On Being a Latter-day Saint and a Black American Part Three
As a Black person, how hard is it to know that the church I love once had living prophets who taught that my legacy, my family is to represent Satan on the earth as a curse and would not get the blessing that all other humans get in mortality?
Black Latter-day Saint also incorrectly as Black Mormons are no exception to this behavior of Ethnocentrism as proof can be found on the web decrying the racist past of the LDS or lobbying Afrocentric versions of LDS doctrines. Being Black and a member of The Church of Jesus Christ of Latter-day Saints is not limited to the perception of White supremacy but scans the spectrum of ideas as a million members of the Church of approximately 16 million identify as Black--with thousands living in the US as a unique minority and budding community of awareness.
In 1978, the Church ended a policy of exclusion towards people of Black African heritage from participating in the highest sacraments of the Church in its holy temples and ordination as ministers. Because all men in the Church are expected to hold the priesthood to bless their families, it was a devastating blow to new converts to the faith to realize they had joined an organization that taught the only reason a Black person could not be a priesthood holder or temple attender was due to his or her race.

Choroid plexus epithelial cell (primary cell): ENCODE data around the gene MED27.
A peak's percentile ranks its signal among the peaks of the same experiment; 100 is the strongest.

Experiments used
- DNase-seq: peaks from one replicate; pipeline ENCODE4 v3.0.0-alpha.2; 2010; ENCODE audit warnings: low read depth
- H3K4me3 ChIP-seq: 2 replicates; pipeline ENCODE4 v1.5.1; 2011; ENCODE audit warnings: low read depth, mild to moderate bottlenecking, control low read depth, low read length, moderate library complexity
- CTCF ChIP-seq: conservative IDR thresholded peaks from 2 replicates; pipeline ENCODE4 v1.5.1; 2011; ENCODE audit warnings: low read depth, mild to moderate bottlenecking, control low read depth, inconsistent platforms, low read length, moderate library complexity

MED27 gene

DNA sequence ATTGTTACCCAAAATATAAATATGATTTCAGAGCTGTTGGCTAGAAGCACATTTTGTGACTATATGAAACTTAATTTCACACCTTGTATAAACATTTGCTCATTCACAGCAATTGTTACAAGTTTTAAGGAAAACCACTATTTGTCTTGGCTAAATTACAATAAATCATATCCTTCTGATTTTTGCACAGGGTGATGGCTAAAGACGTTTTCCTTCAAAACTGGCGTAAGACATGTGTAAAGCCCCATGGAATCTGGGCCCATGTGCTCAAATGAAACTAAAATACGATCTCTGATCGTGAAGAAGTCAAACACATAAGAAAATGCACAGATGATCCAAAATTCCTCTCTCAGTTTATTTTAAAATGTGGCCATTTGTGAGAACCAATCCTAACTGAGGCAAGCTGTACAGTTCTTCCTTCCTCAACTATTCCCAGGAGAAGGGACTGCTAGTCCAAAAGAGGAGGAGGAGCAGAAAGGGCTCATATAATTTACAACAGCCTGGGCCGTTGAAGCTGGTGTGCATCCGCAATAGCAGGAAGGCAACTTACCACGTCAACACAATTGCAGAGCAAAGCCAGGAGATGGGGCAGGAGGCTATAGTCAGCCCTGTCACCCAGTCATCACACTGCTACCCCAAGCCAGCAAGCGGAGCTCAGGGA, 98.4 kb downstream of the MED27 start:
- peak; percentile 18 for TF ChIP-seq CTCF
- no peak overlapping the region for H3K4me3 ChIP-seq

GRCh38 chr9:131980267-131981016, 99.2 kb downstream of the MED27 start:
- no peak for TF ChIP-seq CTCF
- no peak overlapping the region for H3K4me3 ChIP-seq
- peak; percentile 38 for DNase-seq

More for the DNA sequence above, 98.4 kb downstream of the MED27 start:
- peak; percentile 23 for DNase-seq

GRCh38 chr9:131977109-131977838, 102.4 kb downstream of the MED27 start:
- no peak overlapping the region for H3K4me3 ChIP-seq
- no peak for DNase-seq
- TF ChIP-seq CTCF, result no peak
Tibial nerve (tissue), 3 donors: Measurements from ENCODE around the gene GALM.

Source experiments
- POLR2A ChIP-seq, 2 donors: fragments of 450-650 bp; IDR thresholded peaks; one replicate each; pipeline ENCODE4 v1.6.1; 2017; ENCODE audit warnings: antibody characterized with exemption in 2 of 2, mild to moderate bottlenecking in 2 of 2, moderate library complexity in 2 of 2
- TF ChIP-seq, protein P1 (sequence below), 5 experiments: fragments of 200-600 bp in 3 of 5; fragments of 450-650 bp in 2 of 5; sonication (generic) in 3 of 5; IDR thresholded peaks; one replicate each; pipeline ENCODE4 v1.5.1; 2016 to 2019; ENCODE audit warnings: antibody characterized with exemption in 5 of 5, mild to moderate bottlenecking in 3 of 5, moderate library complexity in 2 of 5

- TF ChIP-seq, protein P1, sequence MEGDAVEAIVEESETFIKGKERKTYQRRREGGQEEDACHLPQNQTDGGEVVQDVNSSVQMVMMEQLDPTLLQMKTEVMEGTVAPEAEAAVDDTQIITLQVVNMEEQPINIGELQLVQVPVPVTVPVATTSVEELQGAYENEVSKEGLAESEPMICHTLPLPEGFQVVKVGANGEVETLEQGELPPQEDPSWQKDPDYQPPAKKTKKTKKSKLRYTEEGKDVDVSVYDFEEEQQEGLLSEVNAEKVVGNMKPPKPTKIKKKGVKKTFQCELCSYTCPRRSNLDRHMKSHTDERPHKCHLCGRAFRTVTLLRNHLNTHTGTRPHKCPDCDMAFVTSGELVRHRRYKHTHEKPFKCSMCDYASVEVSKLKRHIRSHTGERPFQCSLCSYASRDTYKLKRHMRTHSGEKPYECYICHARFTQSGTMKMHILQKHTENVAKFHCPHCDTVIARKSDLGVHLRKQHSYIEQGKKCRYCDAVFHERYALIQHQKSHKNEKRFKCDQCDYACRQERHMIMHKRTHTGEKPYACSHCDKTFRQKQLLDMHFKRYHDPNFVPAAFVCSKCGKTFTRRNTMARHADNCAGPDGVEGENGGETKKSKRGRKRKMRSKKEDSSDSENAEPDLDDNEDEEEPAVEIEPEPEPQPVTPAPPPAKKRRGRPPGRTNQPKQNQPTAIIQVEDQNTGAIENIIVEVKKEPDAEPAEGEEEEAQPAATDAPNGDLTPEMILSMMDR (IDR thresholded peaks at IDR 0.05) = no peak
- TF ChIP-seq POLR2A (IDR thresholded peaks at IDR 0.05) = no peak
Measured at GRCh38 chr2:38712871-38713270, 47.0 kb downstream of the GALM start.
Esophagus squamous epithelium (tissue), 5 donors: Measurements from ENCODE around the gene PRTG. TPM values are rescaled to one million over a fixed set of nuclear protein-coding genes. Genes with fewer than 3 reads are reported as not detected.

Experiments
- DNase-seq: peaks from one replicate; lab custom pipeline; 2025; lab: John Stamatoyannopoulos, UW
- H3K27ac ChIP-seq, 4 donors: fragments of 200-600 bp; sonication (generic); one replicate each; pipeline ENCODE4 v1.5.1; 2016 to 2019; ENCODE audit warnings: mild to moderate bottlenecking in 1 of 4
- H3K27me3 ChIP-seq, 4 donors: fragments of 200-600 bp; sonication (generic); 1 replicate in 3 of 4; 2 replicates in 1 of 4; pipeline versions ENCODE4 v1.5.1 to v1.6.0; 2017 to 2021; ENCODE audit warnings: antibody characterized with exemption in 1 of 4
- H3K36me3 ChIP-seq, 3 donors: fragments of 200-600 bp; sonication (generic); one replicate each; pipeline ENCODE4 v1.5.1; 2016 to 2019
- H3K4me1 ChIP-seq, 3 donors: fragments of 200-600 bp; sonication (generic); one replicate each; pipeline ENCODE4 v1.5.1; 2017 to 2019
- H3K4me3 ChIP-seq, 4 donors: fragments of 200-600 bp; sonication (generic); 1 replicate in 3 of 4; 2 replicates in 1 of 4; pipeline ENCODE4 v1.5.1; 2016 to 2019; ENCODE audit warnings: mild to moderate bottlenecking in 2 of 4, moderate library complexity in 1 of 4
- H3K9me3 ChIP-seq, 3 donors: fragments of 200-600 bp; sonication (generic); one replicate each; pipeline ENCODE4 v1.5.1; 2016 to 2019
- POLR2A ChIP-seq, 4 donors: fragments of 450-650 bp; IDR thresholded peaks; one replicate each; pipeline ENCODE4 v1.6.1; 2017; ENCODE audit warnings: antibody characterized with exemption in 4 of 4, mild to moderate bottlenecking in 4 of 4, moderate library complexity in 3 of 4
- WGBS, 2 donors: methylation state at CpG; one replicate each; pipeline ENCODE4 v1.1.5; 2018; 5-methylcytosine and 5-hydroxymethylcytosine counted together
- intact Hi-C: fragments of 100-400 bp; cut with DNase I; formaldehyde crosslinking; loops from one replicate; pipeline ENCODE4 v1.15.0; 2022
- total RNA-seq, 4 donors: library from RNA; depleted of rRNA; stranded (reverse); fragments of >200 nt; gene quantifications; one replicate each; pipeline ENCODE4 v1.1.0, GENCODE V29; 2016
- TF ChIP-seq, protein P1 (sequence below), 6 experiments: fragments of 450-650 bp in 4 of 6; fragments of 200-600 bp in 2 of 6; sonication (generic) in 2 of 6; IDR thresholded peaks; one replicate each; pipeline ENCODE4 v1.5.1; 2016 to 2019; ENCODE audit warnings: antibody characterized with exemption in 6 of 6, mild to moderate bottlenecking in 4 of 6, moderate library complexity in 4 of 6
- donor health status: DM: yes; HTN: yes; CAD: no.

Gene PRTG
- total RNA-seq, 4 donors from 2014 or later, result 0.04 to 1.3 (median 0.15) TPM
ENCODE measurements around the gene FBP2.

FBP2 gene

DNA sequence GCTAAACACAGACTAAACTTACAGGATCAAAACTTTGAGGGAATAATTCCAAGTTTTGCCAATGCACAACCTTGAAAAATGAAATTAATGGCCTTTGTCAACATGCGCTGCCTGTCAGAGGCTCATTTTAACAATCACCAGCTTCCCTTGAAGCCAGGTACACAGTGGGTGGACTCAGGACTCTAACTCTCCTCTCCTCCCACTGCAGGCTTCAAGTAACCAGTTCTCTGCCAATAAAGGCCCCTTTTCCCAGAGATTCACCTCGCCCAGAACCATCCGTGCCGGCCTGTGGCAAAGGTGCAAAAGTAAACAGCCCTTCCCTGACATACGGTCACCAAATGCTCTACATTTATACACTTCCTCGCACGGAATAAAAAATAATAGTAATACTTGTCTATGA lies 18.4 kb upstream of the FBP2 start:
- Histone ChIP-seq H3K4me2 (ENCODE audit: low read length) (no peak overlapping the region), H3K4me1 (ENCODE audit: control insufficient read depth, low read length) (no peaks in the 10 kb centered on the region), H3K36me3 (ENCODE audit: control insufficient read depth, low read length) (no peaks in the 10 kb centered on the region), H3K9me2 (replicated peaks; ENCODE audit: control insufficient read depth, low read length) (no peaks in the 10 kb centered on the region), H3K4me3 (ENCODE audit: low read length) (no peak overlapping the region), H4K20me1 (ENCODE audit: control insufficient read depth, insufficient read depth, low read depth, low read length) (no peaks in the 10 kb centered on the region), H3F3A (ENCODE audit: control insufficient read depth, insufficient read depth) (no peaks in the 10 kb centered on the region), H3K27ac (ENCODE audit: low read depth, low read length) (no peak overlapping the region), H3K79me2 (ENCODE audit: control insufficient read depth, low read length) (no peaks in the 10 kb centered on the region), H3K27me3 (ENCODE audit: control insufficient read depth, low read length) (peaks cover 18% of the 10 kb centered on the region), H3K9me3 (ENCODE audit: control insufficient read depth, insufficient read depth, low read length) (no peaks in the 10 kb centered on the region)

To explain the reason this policy went into effect under the leadership of Brigham Young, second leader and prophet of the Church, well-intentioned members and leaders suggested theories that Blacks were the seed of Cain and therefore actively refrained from pre-mortal support of Jesus Christ. Black members of the church taught this fabrication along with the Whites members.
The leaders of the church in the First Presidency, the presiding council of the church, taught that the restriction was not a policy, but a directive from God. Of course, the members taught what our leaders taught. The members of the First Presidency are prophets. Why would the membership advance something different? If Moses said the Lord revealed to him to do a thing, who would disagree with him? This was the position of the Latter-day Saints.
Cognitive Dissonance: Theories
Brigham Young advanced his theories and spoke them as if God revealed them directly to him face-to-face about Black people and our natures. After declaring at a territorial gubernatorial address in Deseret (Utah) that the Negro shall not receive the priesthood until the Lord tells him otherwise because Blacks are not to lead or rule over Whites due to Cain's curse and Ham's curse through his son Cainan, President Young supported his stance with some distressing dogma.
He taught that black skin was the curse from Cain who slew Abel, and slavery or to be the servants of servants was the curse placed upon Ham's posterity. He never supported the abuse of Blacks and always considered us human. That, however, does not take away the decades of abuse members heaped on the faithful few Black members of the Church because some White members felt justified by President Young's racial leanings. He explained in warning what should happen to those who would seek to propagate with Blacks. Said he,